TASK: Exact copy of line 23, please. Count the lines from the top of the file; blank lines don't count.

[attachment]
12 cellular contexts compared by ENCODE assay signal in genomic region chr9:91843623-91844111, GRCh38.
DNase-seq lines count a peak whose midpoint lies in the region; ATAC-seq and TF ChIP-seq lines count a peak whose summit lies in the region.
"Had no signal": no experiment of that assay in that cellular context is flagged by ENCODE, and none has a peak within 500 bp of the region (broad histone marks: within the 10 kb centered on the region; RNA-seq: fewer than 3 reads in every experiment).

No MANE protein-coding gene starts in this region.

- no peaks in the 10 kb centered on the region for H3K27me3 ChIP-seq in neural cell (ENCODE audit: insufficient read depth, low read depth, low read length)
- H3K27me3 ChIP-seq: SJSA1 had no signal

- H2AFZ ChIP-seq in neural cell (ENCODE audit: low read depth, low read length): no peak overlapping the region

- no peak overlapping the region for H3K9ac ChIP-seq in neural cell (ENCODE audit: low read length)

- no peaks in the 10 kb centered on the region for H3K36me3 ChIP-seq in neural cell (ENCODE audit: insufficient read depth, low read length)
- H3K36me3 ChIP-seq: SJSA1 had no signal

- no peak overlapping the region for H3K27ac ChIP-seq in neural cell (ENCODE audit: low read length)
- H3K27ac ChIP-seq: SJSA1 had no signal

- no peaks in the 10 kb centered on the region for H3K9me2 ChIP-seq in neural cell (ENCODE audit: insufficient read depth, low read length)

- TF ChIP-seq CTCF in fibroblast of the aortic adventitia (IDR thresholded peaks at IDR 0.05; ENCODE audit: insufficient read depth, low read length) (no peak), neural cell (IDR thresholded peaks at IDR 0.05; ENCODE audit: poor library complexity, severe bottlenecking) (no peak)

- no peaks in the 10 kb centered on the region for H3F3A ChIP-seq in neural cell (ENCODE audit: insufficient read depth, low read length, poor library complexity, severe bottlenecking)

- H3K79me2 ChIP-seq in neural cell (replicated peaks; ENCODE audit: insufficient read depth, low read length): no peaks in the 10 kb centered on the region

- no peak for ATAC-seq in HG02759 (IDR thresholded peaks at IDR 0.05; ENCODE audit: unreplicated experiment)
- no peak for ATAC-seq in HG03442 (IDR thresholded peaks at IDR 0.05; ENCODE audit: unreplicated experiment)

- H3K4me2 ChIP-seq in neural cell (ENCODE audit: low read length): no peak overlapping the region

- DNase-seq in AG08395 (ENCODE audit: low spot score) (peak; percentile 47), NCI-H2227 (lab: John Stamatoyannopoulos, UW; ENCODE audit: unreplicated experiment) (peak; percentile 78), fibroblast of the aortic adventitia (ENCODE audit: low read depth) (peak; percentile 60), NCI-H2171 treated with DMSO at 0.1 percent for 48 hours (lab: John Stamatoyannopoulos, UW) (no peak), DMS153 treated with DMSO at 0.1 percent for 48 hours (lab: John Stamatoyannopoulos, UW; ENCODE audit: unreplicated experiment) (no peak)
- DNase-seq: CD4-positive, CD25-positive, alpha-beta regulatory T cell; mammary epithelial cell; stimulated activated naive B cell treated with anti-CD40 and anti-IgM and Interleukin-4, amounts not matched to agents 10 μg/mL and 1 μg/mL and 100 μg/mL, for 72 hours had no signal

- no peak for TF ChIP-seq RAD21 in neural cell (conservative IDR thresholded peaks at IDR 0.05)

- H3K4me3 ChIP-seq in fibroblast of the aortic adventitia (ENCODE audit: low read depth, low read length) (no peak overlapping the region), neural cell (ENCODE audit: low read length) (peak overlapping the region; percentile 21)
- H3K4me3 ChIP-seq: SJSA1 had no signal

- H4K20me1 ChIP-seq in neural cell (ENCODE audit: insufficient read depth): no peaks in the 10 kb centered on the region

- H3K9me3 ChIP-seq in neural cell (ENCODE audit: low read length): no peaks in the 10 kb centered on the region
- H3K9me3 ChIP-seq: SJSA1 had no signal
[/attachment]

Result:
- H3K4me3 ChIP-seq in fibroblast of the aortic adventitia (ENCODE audit: low read depth, low read length) (no peak overlapping the region), neural cell (ENCODE audit: low read length) (peak overlapping the region; percentile 21)